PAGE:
Setting up LAMP

by George Paterson.

The LAMP stack is a very popular setup for a web server, it is relatively easy to create, leveraging open source software. Python or Perl may be used to replace PHP depending on specific requirements; additionally the AMP stack can be installed on alternative operating systems.

Setting up a new LAMP stack recently i decided it was time to take notes. For this particular build i’m using Red Hat Enterprise Linux. The full document has a repository on GitHub.

Aether theme

by George Paterson.

Being a new father i haven’t had much time to write articles and have spent most of my effort working within repositories on Github.

One thing i’ve been meaning to do with this site for some time now is change it to a responsive design. This is what i’m doing with the Aether theme and i’ve updated this site with the first incarnation of that theme.

jQuery HTML5 video background 1.3

by George Paterson.

Release 1.3 is now available on GitHub. This release includes a number of improvements to the code including requests from ursbraem, Colin-Insivia and papandreou.

Tesco Direct launch

by George Paterson.

This week marks the release of the new Tesco Direct UI. It’s been almost a year since work on the UI was completed by the team at LBi London with support from Spindrift in content management and Infosys providing system integration.

The team i was fortunate enough to lead included permanent members Ray Brooks, Lee Ryan, Aaron Faber with Sam Clohesy leading project management. The project wouldn’t have started without Will Howat’s development review which should a number of issues that LBi London were asked to resolve.

jQuery UI custom select widget

by George Paterson.

This is the first build of the jQuery UI custom select widget available on GitHub. There is a demo page and wiki page available outlining how the widget works. It is hoped that the widget will simplify custom select development.

The jQuery UI custom select widget is designed as a method for applying a custom design to a native HTML select element. Currently the only applicable method for doing this to replace the select element entirely, duplicate it’s functionality in a new element and replicate any changes to the new element back to the select element.


by George Paterson.

It’s been a bit quiet around here recently but there’s a very good reason for that.

On Sunday 30th October 2011 at 07:34 am i became the father to a baby boy. His name is Thomas Paterson and both mother and baby are doing great, although sleep patterns currently follow an ambiguous schedule only Thomas seems to be aware of.

It is only after my paternity leave that i find time to write this but now that life resumes it’s gentle ebb and flow i too return to development.

JavaScript Performance: jQuery.each and .each versus alternatives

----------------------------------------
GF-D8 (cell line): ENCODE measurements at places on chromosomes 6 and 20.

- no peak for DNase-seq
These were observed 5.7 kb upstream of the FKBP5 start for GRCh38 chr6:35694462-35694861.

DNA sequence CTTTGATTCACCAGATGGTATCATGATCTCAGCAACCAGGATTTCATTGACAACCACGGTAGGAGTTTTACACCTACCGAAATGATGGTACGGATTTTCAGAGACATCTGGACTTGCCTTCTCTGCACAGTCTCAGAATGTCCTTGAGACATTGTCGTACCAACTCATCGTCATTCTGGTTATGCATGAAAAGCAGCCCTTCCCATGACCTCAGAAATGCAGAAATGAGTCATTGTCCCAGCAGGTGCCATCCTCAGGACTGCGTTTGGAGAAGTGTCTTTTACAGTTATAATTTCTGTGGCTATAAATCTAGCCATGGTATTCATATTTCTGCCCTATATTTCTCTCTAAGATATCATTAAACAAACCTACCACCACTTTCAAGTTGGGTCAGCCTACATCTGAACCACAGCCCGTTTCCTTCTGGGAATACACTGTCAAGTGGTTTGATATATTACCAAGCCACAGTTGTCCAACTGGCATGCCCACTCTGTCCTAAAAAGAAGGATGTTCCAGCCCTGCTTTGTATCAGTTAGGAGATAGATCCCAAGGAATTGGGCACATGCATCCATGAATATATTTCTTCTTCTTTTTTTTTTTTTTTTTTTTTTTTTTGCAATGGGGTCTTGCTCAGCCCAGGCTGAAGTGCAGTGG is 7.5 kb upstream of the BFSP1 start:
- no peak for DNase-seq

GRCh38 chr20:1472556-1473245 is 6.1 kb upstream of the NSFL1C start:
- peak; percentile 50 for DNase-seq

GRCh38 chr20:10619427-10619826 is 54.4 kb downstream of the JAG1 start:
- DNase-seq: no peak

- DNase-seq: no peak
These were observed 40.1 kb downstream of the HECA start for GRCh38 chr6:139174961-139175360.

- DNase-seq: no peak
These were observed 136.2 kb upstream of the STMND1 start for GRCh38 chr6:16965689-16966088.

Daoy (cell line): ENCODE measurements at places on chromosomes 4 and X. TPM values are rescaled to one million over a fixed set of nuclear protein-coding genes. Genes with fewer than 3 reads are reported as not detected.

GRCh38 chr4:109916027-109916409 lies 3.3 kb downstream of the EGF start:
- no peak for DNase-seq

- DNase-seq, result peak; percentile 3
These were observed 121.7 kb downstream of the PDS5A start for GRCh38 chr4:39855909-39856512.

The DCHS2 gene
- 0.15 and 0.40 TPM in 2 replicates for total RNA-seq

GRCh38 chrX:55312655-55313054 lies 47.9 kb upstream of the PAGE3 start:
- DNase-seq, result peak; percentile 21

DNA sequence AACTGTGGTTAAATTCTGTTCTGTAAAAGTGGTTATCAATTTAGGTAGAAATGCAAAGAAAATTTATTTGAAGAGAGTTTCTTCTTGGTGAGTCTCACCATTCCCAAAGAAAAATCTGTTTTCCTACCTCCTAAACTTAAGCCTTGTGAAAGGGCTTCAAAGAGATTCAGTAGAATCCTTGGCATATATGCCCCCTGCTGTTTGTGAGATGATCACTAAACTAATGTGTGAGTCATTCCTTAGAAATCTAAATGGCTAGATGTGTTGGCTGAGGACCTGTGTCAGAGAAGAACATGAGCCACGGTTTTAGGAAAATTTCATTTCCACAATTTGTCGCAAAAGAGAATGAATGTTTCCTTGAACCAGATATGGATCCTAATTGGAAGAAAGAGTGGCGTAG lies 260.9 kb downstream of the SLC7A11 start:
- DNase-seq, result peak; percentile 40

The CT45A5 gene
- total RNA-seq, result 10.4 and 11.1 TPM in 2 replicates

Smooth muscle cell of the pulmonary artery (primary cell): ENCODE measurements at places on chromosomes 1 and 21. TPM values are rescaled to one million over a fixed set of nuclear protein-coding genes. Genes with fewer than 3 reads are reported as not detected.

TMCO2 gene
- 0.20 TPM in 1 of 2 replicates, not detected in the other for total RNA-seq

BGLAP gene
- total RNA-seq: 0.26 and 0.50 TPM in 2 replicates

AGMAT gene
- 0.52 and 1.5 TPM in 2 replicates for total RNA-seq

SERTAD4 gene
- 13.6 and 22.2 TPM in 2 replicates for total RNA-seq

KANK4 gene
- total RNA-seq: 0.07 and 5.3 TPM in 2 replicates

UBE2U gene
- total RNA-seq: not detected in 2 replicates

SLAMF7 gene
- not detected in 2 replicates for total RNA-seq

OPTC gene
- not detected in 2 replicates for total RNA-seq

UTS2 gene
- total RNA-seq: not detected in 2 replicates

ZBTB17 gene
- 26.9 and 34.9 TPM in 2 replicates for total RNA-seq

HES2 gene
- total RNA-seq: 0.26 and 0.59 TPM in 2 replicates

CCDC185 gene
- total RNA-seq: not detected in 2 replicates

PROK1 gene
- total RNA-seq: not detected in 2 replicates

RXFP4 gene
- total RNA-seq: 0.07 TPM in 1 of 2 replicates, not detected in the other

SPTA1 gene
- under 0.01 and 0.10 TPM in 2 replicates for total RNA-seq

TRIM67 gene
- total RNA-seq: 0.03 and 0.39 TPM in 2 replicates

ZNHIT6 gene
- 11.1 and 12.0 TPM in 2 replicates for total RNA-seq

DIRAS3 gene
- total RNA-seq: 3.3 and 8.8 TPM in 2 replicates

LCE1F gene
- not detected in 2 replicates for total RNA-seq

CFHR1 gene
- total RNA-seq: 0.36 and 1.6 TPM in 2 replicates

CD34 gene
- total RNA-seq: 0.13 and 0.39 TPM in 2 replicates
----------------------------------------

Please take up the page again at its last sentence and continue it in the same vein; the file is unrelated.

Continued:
by George Paterson.

Iterating across an array is a significant feature of JavaScript development. There are multiple methods available to achieve this, the native for and while loops and if you are using the jQuery JavaScript library there is jQuery.each and .each.

jQuery.each is designed to iterate over arrays and array like objects. .each is designed to iterate over jQuery objects and execute a function for each.

jQuery HTML5 video background 1.1.1

by George Paterson.

Release 1.1.1 is now available on GitHub. This release includes a number of performance enhancements and fixes but retains the existing settings from the first release. Additionally i’ve created a number of public methods for the plugin, this will allow access to some of the internal features of the plugin.

Object Oriented JavaScript: Modular development

by George Paterson.

In my previous article i talked about the fundamental concepts of object oriented programming, abstraction, encapsulation, inheritance and polymorphism. These concepts are a part of developing object oriented code and if structured appropriately can be used to create highly modular reusable code.

Developing reusable code is a necessity of software development, it allows for a more efficient development cycle and continuous improvement of an existing development.

The alternative to code reuse is code salvage. Code salvage is an inefficient method of stripping the code down for it’s useful parts and discarding the rest. In creating modular code we hope to support code reuse by making all of the code module useful.

America’s Cup site released

by George Paterson.

This week we at LBi London released the first phase of the new America’s Cup website. I had the opportunity to work with the hosts of the oldest active trophy in international sport as lead interface developer, with a team including Francesca Mancuso, Aaron Faber, Jamie Collins and Pia Gamon.

The site itself was built on EpiServer; which means .Net development and some of .Net’s more interesting aspects (web forms etc). What we produced is a HTML5 based site that is progressively enhanced using CSS and JavaScript. We couldn’t use all the elements HTML5 supports because we couldn’t be reliant on JavaScript for presentation in IE7 and 8. JavaScript development utilised jQuery and jQuery UI libraries.

This is only the first phase of ongoing development, with performance improvements including minification and new features for the site but an important first step in supporting one of the great yachting competitions.